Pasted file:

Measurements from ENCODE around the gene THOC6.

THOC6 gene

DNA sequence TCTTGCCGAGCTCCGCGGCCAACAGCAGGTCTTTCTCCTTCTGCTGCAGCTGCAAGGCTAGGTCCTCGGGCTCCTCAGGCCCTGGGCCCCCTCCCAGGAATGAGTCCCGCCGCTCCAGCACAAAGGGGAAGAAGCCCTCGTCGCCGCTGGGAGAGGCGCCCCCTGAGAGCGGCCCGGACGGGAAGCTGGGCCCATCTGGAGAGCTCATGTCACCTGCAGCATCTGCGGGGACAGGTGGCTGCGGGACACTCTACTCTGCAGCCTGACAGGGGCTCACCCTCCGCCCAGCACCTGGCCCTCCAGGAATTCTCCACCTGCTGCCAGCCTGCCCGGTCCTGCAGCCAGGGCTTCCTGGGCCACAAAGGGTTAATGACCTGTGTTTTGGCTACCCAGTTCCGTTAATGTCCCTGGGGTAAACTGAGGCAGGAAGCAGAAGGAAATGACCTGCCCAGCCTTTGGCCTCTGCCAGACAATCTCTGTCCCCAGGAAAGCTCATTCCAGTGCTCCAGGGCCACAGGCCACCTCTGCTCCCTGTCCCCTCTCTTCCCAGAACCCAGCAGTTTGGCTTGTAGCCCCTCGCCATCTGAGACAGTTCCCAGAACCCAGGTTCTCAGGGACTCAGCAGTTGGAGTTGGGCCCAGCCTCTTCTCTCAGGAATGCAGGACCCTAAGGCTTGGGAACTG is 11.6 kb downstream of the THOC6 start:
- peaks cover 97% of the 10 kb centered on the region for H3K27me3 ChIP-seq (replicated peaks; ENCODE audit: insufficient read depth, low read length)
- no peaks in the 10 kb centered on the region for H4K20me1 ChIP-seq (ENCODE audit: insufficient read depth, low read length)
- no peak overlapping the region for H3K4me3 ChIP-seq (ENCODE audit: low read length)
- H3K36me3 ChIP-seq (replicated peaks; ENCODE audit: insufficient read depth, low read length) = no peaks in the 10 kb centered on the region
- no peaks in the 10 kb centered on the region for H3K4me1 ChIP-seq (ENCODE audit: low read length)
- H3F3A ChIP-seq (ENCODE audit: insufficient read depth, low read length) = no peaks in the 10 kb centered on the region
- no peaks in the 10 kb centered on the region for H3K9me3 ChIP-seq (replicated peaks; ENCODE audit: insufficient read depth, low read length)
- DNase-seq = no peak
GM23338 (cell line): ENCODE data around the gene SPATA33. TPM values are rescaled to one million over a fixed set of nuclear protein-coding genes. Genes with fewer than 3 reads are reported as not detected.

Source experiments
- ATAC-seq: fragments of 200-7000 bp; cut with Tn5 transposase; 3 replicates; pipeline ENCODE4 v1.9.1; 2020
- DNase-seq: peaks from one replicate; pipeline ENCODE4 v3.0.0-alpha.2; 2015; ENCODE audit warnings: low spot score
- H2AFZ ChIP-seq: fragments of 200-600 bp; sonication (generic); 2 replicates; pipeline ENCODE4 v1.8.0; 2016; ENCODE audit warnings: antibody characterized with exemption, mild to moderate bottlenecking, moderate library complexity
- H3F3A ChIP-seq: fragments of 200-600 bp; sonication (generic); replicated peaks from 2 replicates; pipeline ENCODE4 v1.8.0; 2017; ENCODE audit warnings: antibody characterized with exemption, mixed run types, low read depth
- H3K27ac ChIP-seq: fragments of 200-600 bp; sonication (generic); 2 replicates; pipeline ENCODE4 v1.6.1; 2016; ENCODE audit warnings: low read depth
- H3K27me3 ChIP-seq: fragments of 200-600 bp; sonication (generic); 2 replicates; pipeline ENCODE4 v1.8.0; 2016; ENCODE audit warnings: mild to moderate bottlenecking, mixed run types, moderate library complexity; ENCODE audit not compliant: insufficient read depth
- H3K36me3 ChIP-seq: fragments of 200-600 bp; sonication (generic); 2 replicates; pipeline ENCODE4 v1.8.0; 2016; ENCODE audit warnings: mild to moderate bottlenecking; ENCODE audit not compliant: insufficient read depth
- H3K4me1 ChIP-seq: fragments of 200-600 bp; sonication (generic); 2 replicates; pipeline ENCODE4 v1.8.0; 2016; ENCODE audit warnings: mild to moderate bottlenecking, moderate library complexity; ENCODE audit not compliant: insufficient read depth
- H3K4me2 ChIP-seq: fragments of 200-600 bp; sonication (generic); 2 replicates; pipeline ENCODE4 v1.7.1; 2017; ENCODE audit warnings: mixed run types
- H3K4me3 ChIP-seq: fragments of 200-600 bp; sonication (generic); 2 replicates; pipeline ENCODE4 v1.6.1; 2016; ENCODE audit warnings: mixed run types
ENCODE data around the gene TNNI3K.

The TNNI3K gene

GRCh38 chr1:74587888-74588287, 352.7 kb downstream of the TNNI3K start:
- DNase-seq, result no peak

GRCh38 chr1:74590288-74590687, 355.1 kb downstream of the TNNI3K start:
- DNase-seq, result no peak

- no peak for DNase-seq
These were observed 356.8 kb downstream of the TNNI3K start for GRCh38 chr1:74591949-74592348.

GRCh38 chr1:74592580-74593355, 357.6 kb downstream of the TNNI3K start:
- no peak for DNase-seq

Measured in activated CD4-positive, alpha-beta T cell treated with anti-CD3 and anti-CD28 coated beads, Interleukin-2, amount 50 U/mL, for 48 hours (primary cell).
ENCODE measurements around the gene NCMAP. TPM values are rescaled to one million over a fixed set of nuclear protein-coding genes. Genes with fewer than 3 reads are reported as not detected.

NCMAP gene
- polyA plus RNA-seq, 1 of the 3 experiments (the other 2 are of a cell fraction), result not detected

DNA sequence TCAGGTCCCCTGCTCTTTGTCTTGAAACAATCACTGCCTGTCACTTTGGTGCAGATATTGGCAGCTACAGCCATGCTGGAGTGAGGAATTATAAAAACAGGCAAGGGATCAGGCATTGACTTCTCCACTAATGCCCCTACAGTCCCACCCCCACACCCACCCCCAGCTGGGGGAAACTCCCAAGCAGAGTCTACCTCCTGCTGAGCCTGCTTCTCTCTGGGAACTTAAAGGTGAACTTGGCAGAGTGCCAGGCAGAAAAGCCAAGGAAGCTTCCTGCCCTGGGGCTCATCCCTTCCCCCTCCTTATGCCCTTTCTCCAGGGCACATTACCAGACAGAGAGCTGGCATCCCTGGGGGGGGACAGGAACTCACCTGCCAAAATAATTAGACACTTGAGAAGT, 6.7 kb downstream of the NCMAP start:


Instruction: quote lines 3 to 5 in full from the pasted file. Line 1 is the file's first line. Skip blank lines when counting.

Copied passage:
DNA sequence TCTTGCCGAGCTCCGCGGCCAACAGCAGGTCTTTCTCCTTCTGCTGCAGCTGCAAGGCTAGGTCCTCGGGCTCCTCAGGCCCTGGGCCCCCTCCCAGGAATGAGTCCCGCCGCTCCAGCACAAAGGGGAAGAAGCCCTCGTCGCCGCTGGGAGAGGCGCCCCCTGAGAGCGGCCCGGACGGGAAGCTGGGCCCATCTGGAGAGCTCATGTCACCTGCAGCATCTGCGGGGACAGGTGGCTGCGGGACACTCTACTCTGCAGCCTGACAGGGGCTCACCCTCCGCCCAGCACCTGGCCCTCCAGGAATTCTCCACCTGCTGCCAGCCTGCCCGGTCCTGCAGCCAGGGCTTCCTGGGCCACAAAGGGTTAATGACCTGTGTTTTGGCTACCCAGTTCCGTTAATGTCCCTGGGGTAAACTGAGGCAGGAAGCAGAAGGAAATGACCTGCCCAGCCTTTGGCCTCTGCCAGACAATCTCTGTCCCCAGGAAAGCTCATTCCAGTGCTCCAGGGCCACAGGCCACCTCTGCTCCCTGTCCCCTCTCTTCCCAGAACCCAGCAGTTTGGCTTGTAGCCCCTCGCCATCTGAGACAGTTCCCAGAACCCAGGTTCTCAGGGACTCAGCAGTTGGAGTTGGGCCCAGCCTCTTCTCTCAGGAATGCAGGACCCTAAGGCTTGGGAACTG is 11.6 kb downstream of the THOC6 start:
- peaks cover 97% of the 10 kb centered on the region for H3K27me3 ChIP-seq (replicated peaks; ENCODE audit: insufficient read depth, low read length)
- no peaks in the 10 kb centered on the region for H4K20me1 ChIP-seq (ENCODE audit: insufficient read depth, low read length)